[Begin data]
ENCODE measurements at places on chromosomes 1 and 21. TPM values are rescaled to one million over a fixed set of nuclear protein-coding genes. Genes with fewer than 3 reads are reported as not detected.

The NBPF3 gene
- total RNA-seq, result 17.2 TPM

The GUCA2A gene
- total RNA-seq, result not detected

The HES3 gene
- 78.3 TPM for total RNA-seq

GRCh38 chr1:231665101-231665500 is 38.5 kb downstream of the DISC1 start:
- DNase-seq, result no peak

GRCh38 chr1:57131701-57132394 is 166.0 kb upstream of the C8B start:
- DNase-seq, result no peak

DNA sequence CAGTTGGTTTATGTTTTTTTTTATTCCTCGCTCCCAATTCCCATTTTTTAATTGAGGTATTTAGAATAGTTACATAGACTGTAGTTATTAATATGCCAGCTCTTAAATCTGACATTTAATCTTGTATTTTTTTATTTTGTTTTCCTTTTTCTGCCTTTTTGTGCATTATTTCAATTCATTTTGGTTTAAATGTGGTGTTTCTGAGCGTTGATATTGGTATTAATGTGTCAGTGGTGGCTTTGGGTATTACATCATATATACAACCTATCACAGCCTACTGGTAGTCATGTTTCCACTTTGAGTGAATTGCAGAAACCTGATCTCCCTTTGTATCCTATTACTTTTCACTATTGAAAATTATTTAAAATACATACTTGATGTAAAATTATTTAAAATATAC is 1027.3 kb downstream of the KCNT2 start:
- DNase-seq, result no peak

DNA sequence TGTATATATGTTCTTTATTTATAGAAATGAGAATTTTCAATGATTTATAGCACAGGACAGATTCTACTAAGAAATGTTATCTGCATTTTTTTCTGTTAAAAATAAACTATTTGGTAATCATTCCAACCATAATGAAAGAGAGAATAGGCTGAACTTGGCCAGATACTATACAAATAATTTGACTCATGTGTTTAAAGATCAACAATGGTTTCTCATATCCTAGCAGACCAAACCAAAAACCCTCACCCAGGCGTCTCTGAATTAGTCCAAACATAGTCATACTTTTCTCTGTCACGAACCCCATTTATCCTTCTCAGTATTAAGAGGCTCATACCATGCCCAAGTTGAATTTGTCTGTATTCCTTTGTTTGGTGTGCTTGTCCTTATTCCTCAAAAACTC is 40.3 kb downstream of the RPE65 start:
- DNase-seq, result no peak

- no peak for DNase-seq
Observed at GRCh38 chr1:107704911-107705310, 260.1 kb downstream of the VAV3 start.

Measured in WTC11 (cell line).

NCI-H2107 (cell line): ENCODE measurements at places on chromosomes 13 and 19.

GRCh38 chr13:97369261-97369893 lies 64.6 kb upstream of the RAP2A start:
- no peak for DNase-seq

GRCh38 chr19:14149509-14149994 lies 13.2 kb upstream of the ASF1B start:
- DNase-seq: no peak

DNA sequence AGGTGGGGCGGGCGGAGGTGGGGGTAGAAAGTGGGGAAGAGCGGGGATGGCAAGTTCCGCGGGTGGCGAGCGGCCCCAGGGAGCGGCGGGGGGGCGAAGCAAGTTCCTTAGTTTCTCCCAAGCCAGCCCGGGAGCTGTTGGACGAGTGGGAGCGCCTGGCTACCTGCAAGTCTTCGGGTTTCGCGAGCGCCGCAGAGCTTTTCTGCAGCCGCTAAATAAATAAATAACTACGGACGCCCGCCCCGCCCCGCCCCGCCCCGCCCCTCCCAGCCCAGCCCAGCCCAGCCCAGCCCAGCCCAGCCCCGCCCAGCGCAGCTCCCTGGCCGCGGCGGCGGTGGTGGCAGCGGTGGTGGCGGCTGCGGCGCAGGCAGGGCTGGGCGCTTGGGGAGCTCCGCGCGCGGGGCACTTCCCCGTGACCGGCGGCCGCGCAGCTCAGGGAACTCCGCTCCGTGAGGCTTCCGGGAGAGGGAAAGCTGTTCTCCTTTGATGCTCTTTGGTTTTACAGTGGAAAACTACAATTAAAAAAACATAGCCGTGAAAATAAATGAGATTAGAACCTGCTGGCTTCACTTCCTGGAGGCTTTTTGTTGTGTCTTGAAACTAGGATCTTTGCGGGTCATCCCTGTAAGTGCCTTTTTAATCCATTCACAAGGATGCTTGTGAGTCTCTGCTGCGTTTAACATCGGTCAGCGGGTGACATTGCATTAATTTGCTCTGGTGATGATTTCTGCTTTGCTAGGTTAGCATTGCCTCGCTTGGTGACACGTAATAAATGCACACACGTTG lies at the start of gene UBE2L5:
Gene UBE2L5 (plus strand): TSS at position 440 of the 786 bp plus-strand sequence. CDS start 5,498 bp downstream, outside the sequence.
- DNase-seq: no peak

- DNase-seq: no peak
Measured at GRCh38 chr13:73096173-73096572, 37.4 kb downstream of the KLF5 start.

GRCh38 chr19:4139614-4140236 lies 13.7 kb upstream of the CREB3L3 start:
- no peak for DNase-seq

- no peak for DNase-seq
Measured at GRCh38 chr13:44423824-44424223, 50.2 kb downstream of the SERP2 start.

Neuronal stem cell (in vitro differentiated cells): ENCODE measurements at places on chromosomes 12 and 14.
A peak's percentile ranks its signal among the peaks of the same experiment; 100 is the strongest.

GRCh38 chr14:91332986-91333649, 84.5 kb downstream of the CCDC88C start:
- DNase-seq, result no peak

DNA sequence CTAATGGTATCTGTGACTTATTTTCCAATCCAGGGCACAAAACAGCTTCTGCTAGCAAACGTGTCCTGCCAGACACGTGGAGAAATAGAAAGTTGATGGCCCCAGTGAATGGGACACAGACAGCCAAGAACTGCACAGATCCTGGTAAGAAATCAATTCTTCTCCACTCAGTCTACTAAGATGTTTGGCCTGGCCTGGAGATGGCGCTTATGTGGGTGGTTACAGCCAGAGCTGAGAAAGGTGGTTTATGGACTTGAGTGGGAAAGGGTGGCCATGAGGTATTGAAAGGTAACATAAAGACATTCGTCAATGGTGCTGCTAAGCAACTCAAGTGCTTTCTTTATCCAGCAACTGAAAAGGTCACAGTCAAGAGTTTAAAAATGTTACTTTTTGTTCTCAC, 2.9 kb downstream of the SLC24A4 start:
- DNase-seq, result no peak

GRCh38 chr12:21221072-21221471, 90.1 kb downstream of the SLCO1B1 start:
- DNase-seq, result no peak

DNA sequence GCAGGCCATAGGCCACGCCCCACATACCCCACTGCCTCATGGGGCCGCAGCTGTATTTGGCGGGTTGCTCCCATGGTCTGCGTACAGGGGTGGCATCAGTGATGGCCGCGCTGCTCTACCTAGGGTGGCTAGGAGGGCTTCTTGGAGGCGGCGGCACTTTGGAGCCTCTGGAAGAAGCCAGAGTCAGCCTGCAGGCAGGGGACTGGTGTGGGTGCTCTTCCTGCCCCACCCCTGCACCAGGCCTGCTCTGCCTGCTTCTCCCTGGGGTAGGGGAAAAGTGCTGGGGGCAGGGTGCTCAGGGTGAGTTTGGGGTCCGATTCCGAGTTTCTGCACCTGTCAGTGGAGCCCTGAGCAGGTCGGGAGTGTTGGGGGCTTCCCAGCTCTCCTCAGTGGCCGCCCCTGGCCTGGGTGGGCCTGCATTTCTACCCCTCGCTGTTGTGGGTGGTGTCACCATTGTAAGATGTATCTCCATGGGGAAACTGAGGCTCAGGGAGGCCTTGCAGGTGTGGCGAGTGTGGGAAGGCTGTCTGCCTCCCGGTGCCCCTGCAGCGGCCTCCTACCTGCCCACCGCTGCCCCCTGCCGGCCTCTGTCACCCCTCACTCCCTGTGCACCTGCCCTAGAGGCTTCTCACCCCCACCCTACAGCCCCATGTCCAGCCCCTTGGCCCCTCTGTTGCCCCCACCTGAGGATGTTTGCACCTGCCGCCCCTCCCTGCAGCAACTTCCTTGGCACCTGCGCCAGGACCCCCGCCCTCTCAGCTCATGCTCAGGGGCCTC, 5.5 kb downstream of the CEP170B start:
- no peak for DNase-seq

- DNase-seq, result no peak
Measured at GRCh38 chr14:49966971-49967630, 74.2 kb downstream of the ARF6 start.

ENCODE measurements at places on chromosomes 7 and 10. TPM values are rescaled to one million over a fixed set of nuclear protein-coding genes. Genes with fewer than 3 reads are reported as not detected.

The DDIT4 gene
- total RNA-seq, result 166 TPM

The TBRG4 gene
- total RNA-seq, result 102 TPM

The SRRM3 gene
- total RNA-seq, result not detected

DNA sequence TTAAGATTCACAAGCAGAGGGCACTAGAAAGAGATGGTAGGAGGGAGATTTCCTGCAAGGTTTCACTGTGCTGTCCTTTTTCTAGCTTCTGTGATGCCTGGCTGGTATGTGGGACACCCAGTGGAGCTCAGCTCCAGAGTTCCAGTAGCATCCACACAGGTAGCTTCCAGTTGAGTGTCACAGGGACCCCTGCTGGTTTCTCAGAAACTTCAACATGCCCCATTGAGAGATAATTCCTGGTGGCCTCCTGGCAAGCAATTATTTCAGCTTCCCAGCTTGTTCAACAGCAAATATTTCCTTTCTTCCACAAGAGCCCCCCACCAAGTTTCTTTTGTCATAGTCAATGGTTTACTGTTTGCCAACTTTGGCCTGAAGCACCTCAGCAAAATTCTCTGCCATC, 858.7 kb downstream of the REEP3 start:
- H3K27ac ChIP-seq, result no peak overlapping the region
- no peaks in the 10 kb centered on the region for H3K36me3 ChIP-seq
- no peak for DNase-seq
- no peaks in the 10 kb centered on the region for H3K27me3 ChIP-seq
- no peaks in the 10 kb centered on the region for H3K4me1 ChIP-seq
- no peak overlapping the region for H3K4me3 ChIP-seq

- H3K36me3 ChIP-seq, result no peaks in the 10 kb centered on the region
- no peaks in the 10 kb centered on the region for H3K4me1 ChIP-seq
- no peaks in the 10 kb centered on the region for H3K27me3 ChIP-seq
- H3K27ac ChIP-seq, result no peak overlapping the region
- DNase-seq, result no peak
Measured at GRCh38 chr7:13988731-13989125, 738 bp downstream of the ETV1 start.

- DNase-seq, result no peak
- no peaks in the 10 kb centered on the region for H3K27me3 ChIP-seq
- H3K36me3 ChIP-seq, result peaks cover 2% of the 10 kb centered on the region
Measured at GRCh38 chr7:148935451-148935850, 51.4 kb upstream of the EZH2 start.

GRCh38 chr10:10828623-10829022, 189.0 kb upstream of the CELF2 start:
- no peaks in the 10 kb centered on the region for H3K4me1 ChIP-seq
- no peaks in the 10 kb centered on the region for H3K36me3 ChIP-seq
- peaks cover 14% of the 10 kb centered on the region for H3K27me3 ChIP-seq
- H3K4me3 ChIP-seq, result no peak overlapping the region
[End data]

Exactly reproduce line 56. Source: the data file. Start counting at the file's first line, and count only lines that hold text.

- no peaks in the 10 kb centered on the region for H3K27me3 ChIP-seq